At the heart of conversations about the Breakers Resort with the original developer as well as the new majority owner, the discussions always end up acknowledging an emotional connection to the project. The property, which began with a tumultuous, undefined start, gradually grew into a labor of love and a vision for other multifamily communities to follow. But as the development world caught up, the Breakers Resort must begin its next stage.
This October, the Breakers sold to Pensam Residential and its partners for $350 million. With the original developer, Koelbel & Co., staying on as an owner, a partnership was formed over an appreciation for the site’s history and an eagerness for what awaits it as they embrace the latest iteration of a lifestyle community.
“In addition to it being a tremendous investment, there was definitely some emotional connection to the beginnings and the history of the property and wanting to play a part in the future of it,” said Mike Stein, Pensam Residential principal.
The Makings of the Breakers
Koelbel & Co. began acquiring the high-density-zoned ground in the late 1970s, during the condominium craze. But as momentum built and plans progressed to develop condos on the land, the market was rocked by the oil crash of the 1980s, said Walter “Buz” Koelbel, company president. To make matters worse, thousands of foreclosed HUD condo units began flooding the market.
The Koelbel company found itself sitting with 190 acres of land, which included a 60-acre lake in a somewhat no-man’s land location with no concrete plans. However, a new vision came to Koelbel on a tour of a 1,700 unit apartment property in Atlanta. He realized they could do something similarly unique in Colorado.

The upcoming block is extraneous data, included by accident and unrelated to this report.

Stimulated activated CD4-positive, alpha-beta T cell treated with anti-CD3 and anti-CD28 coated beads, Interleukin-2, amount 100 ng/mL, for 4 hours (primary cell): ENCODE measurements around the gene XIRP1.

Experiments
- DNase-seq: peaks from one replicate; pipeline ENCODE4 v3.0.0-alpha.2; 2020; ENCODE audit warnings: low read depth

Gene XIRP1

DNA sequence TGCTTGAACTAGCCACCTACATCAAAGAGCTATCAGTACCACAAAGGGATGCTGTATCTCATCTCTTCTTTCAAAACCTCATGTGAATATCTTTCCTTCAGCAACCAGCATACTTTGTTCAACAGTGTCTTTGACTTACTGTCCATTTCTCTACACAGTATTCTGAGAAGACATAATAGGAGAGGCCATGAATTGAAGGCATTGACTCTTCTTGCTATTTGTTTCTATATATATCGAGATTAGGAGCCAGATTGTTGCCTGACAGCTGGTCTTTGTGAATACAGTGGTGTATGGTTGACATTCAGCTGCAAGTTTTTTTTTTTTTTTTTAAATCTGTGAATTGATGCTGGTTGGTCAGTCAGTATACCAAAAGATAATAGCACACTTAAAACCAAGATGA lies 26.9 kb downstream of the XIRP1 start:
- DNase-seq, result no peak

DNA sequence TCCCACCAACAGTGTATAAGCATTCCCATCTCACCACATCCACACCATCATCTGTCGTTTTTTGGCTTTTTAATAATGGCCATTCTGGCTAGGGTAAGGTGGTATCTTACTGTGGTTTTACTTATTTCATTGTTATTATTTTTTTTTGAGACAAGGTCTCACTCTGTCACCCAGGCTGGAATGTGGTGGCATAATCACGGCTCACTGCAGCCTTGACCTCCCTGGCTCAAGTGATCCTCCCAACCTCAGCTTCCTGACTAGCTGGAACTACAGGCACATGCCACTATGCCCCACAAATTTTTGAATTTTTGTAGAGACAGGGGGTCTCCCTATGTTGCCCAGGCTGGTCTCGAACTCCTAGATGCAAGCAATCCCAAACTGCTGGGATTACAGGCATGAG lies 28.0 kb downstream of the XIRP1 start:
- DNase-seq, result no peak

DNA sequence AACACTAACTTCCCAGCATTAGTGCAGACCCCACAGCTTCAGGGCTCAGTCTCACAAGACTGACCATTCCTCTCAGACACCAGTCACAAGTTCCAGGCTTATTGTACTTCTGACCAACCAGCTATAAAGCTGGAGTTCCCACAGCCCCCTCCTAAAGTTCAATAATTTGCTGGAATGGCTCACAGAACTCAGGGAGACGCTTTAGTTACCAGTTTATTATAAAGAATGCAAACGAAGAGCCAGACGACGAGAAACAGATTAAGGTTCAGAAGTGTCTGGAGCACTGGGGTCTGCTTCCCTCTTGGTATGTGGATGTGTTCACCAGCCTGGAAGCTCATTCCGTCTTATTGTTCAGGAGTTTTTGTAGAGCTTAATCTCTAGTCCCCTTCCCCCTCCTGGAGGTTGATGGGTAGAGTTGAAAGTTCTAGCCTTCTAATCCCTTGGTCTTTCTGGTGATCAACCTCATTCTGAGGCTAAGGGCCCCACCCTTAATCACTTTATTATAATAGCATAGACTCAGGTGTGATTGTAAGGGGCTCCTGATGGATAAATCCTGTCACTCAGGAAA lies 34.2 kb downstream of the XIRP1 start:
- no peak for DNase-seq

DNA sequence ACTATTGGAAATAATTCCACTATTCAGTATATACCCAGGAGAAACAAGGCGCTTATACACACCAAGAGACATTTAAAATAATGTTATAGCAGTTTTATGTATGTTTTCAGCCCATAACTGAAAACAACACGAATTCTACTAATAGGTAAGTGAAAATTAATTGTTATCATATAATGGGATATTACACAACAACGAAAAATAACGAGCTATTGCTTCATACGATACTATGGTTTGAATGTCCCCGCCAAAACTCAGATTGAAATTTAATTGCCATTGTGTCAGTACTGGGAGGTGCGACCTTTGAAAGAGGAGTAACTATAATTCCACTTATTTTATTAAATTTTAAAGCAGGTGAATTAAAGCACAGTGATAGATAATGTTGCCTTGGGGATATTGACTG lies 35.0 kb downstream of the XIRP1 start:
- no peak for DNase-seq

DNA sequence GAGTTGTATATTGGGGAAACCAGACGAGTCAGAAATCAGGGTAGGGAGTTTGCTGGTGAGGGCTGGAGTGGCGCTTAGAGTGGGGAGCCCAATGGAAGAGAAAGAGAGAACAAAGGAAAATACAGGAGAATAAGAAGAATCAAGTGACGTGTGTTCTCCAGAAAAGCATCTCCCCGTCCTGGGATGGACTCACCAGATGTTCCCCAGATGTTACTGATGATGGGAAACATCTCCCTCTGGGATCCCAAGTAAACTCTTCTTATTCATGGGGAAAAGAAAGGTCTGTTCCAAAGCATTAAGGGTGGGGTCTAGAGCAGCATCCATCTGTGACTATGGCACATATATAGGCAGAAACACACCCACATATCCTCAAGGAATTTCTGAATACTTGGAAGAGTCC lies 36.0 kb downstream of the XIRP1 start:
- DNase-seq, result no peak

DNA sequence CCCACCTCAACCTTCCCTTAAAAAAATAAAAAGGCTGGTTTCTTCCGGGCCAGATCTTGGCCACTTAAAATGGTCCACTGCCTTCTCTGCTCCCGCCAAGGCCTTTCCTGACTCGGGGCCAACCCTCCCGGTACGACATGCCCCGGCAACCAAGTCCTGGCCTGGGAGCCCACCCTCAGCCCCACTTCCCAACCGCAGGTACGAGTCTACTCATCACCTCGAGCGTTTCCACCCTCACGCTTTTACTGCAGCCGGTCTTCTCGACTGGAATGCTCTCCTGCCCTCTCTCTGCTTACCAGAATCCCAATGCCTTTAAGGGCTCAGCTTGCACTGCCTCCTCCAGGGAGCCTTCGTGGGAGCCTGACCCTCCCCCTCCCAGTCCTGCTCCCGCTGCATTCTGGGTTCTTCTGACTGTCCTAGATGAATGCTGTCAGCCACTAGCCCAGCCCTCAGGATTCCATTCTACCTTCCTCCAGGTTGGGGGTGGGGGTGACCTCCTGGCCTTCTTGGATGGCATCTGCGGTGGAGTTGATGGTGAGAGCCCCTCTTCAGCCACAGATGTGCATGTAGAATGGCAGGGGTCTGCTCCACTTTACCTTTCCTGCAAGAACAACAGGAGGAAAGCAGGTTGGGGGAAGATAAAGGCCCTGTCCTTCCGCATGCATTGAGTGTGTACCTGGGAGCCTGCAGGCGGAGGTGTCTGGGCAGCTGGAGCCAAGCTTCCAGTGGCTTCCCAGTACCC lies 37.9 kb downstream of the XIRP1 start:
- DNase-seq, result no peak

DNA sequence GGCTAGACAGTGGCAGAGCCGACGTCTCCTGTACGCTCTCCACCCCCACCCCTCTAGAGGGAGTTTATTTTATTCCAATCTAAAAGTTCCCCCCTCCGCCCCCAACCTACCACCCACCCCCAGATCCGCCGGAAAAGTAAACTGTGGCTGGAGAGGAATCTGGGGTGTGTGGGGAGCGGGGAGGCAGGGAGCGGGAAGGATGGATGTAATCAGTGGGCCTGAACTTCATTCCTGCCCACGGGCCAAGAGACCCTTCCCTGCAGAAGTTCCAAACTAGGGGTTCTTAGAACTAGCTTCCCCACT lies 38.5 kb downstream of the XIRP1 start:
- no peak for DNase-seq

Immediately upon returning the Denver, Koelbel set out to find a partner. Most developers didn’t want to wade into a joint venture, and with the weak state of the market and a pull of intrigue into what the property could become, Koelbel wanted to stay in. He found his partner in Al Feld, founder and president of The Feld Co., who was bored with the present day’s “average apartments” and was eager to focus his design-oriented skills on something new and different. Together they set out to push the envelope in terms of what people expected to see in an apartment in Denver.
While the process was far from over, a vision began to take form. “Because it had a 60-acre lake, which is obviously one of the big, unique amenities and catalysts to the whole property, we thought we could do something much higher end and different than the normal apartment projects,” said Koelbel.
The location, at the time, was rather marginal, Koelbel said. So to further set the community apart, they built a 26,000-square-foot clubhouse on the lake. “It became quite a novelty, to the point that we literally had to go to appointment-only for rentals because people wanted to come out and see what these two young guys were doing out here in this hybrid location,” he said. “It got a lot of exposure, and we started seeing some pretty good success, which validated that we really could create something unique and special if we did the right kind of apartment units.”